There are over 200 different strains of “cold” viruses, mainly made up of rhinoviruses (up to 50%). The average american adult will get 2-4 colds per year. The average child will get 6-8. Most of the symptoms will be mild and up to 25% of infected people won’t show any symptoms at all. Most won’t get a fever, and if they do, it will be low-grade- around 100 degrees Fahrenheit. These viruses primarily won’t transmit through the air. Instead, people become infected by coming into direct contact with someone who has an infection, or touching something that an infected person touches.
If any given group of people were exposed to the same cold virus, many would have mild to no symptoms, and some would have more severe reactions. The same can be said for flu viruses. The distinction between the two also gets blurred by some people’s tendency to over-exaggerate their symptoms. In truth, a person’s reaction to them aside, these are two very different types of viruses.
Influenza affects approximately 10% of the US population every year. This virus tends to start with sudden onset of a higher fever between 100-104 degrees Fahrenheit. It then progresses into chills, headache, muscle aches and a loss of appetite. Flu’s can also lead to more serious conditions like bronchitis and pneumonia. Those whose immune systems might be compromised, like the elderly or chronically ill, are at risk of death. Approximately 20,000 people a year die from the flu.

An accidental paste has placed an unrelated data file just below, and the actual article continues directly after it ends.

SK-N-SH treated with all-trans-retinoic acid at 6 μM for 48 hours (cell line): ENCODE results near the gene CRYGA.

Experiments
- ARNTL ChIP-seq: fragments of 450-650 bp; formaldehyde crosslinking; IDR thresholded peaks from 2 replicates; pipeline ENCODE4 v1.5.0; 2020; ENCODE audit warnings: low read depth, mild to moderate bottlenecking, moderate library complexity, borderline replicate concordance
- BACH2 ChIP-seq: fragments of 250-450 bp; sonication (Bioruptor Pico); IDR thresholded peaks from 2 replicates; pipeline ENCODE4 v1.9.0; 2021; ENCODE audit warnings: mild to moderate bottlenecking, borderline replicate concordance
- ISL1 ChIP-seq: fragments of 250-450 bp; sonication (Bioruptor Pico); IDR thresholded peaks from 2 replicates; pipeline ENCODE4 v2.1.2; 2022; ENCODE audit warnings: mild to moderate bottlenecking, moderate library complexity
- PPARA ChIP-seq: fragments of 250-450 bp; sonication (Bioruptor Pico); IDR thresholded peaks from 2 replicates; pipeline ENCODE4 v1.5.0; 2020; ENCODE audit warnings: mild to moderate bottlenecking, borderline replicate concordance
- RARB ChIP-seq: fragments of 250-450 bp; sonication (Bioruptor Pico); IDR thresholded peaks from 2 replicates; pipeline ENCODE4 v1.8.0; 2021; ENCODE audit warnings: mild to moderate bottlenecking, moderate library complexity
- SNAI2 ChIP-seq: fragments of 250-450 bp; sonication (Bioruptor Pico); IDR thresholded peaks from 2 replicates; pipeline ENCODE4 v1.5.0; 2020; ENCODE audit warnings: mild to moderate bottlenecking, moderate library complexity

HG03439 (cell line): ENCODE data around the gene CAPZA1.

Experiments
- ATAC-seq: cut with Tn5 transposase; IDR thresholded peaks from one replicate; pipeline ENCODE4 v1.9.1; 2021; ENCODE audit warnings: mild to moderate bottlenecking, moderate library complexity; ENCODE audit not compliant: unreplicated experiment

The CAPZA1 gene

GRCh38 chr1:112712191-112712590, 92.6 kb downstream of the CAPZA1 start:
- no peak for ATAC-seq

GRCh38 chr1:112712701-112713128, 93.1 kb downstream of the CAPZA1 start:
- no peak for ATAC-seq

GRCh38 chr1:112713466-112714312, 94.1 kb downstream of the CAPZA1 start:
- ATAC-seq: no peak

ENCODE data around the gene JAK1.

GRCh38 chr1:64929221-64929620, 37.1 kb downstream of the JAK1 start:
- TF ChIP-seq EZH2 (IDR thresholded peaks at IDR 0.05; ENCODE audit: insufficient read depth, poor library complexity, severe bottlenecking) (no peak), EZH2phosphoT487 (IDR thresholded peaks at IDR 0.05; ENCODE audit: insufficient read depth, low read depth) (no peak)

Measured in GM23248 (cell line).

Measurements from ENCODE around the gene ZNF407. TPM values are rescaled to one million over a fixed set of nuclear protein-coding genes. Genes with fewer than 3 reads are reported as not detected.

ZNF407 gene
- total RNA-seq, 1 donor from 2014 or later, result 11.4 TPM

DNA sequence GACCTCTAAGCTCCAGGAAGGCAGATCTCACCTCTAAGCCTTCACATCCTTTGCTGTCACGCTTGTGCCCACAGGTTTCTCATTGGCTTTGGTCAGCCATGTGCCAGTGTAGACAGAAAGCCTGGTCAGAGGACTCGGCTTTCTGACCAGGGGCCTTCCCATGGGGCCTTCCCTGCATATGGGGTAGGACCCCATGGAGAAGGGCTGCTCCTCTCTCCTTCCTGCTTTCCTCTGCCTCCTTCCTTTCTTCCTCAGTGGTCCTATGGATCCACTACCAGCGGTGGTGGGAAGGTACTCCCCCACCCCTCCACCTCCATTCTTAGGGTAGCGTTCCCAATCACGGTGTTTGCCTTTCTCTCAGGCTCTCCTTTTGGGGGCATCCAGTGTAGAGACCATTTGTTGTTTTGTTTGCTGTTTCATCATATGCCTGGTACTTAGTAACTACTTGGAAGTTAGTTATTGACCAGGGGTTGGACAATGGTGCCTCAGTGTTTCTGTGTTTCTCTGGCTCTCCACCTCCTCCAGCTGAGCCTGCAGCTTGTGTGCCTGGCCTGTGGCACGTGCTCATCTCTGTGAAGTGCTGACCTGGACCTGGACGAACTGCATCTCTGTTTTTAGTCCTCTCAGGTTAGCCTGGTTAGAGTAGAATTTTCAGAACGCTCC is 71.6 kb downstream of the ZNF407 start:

There are several contributing factors to why cold temperatures increase influenza infection rates. The most common is that people tend to stay indoors when the temperatures get colder. This allows people to be in closer contact with each other and therefore makes it easier to pass the virus from person to person. Another contributing factor is that children are going back to school and interacting more with their fellow infected students. In fact, most epidemics can be traced back to children.
The reason flus are more common in the winter can be found in determining how this virus reacts to temperature and humidity. The virus is extremely stable in colder temperatures, 41 degrees Fahrenheit optimally. The warmer you go, the less stable it becomes. Around 86 degrees, the virus isn’t transmitted at all.
Humidity also plays a very important role. Influenza is primarily transmitted on the droplets from your respiratory tract. The more humid the environment, the more water is available for those droplets to “pick up”. The heavier the droplets become, the faster they will fall to the ground and out of the way of our mucus membranes. In drier environments, those death droplets hang around in the air longer for others to breathe in. In fact, one study showed that the virus was best transmitted at a humidity of 20% and not transmitted at all once the humidity reached 80%.